Letter: Just who is the ‘Tea Party’ anyway?
Just who is the "Tea Party" anyway? You probably have heard such accusations as, "The Tea Party is a bunch of far right-wing extremists, nut jobs and tinfoil hat wearers!" Now, recall where you heard those myths. Most likely it was from Democrats, and their willing accomplices in the "mainstream media." Shamefully, you may have also heard it from the Old Guard Republican establishment, from the national level right down to that here in Gloucester.
It is all about a perceived threat to political power. The Democrats see the Tea Party for what it is—direct opposition to their ideology of ever-expanding government; they are quite correct. The Tea Party’s number-one priority is to bring the government, at all levels, back within the limits imposed on it by our Constitution (from which it has strayed mightily). This runs head-on into the Democrats’ push for more and more centralized power in providing a nanny state at the expense of citizens’ individual rights, as proclaimed in our Declaration of Independence.
The Republican Old Guard also fears the Tea Party because they see it as a threat to their established political power and comfortable, ensconced positions and prestige. So they often side with their opponents "across the aisle" to vilify the Tea Party.
So then, what is the Tea Party? It is not a political party. There is no unified, national organization known as the "Tea Party," no common set of rules, no central committee deciding issue stands, etc. The Tea Party is a loosely connected, national community of ordinary, like-minded people. We see our beloved country being altered by self-appointed elites from what our founders intended, and which has made us the envy of the world, into a European-style socialist state.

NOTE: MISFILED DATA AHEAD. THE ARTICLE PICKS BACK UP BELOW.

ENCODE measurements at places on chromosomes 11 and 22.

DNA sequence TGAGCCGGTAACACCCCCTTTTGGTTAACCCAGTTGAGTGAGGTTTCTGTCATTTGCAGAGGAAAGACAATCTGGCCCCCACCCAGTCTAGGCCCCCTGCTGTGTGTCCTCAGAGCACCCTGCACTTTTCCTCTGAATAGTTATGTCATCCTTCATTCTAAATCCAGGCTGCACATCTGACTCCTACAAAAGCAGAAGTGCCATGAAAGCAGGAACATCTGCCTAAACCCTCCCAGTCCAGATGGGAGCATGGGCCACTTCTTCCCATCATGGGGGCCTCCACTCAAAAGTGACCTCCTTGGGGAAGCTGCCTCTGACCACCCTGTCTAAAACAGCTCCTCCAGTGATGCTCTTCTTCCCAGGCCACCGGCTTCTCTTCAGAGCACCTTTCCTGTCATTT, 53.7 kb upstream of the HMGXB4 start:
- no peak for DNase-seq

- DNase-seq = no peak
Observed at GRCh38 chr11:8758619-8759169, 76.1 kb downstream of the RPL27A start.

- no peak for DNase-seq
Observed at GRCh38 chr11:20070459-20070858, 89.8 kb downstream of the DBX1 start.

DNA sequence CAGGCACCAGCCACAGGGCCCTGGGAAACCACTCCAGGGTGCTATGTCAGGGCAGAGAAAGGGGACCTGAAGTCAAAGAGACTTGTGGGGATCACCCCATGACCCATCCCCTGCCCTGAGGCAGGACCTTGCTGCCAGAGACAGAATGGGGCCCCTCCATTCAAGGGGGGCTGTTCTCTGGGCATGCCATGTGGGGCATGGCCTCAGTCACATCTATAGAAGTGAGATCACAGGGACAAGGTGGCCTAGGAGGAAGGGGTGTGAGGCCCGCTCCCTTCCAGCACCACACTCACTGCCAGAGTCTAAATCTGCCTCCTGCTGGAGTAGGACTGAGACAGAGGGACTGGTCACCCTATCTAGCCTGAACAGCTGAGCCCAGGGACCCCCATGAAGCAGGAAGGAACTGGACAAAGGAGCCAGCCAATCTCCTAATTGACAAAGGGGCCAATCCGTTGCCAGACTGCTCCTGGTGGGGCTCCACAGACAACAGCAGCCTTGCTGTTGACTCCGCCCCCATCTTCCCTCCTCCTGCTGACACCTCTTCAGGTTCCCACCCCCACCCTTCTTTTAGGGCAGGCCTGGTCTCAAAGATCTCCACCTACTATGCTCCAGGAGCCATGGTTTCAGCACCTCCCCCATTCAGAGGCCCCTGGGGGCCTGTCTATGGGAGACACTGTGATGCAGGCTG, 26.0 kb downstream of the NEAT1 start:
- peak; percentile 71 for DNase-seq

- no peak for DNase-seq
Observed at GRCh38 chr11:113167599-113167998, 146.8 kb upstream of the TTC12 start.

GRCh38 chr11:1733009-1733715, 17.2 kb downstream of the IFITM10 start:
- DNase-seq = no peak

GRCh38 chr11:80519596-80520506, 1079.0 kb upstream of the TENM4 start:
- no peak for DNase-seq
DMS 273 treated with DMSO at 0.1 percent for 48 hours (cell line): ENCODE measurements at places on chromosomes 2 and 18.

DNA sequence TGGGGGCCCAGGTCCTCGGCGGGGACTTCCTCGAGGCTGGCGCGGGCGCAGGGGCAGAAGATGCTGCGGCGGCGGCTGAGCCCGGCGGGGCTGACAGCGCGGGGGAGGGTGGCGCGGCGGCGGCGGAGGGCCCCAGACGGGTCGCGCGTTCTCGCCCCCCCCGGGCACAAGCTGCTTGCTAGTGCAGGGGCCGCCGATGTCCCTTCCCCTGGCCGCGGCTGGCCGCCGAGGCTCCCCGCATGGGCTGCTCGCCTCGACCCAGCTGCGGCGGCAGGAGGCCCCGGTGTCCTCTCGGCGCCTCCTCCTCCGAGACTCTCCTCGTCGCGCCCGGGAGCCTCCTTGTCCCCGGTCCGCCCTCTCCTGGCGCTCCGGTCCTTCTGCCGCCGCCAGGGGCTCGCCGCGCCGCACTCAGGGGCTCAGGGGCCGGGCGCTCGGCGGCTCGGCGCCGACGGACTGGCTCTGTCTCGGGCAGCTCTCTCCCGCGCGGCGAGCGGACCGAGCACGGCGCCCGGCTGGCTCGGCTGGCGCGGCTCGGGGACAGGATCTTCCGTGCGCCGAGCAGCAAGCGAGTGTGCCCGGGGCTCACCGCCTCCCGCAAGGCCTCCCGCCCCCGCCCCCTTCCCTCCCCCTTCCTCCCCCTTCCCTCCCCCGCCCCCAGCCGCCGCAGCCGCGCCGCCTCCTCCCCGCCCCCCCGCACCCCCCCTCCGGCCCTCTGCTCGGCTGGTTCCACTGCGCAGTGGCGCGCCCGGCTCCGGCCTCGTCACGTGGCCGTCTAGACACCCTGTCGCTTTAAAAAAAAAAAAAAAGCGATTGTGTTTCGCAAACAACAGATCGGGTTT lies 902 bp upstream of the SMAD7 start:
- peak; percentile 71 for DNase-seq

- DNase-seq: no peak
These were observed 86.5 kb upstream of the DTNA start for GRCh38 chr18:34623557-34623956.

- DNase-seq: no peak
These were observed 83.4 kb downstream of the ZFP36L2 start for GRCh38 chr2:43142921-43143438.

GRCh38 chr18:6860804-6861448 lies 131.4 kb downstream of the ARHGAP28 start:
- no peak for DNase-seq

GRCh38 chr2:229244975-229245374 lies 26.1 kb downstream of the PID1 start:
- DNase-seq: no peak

Unfortunately, the Republican establishment has too often "gone along to get along" with the Democrats for there now to be much real difference between the two. Thus the rise of the Tea Party. The Republican "move to the center" has not worked. It has not pulled votes from the Democrats, nor will it. It has not attracted independents. It was the Tea Party, sticking to conservative principles, at the local and state levels, that prevented the House from going Democrat in 2010.
Most of us in the Tea Party had never been involved in politics before 2004. We saw no need to be. The red light for me, and for many, was when candidate Obama told Joe the Plumber, "When you spread the wealth around, it’s good for everybody." Others came over as more and more of the present administration’s positions, executive orders, regulations and proposals became clear.
Over the past five years, the Tea Party has been coalescing, finding its way into the political arena and focusing on the two premises that really matter—bring government back under the limitations of the Constitution and the Bill of Rights, and enforce fiscal responsibility at all levels. There is a wide diversity of positions among individuals within the Tea Party, particularly on social issues, but the main points of agreement are those just mentioned.
I encourage you to attend one of our meetings and see for yourself who the Tea Party is. Our next meeting is July 15 at the Middlesex Sportsmen’s Hunt Club, 1860 Twiggs Ferry Road in Hartfield.